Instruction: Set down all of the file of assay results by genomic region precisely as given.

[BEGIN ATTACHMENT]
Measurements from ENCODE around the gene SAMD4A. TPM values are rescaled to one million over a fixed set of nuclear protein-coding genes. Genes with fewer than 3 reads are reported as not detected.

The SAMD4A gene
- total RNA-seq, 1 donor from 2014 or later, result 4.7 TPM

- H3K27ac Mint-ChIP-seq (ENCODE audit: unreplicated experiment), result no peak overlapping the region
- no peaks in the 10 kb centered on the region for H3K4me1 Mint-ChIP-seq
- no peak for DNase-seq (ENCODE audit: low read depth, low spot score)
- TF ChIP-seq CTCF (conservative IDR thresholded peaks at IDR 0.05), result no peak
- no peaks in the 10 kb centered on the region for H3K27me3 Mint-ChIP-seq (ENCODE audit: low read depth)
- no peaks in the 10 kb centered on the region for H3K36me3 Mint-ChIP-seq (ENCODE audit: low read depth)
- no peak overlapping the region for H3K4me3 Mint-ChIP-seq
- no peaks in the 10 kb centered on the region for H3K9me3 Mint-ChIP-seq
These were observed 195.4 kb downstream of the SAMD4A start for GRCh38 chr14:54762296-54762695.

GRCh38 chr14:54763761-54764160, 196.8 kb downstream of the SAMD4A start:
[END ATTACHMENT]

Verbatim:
Measurements from ENCODE around the gene SAMD4A. TPM values are rescaled to one million over a fixed set of nuclear protein-coding genes. Genes with fewer than 3 reads are reported as not detected.

The SAMD4A gene
- total RNA-seq, 1 donor from 2014 or later, result 4.7 TPM

- H3K27ac Mint-ChIP-seq (ENCODE audit: unreplicated experiment), result no peak overlapping the region
- no peaks in the 10 kb centered on the region for H3K4me1 Mint-ChIP-seq
- no peak for DNase-seq (ENCODE audit: low read depth, low spot score)
- TF ChIP-seq CTCF (conservative IDR thresholded peaks at IDR 0.05), result no peak
- no peaks in the 10 kb centered on the region for H3K27me3 Mint-ChIP-seq (ENCODE audit: low read depth)
- no peaks in the 10 kb centered on the region for H3K36me3 Mint-ChIP-seq (ENCODE audit: low read depth)
- no peak overlapping the region for H3K4me3 Mint-ChIP-seq
- no peaks in the 10 kb centered on the region for H3K9me3 Mint-ChIP-seq
These were observed 195.4 kb downstream of the SAMD4A start for GRCh38 chr14:54762296-54762695.

GRCh38 chr14:54763761-54764160, 196.8 kb downstream of the SAMD4A start: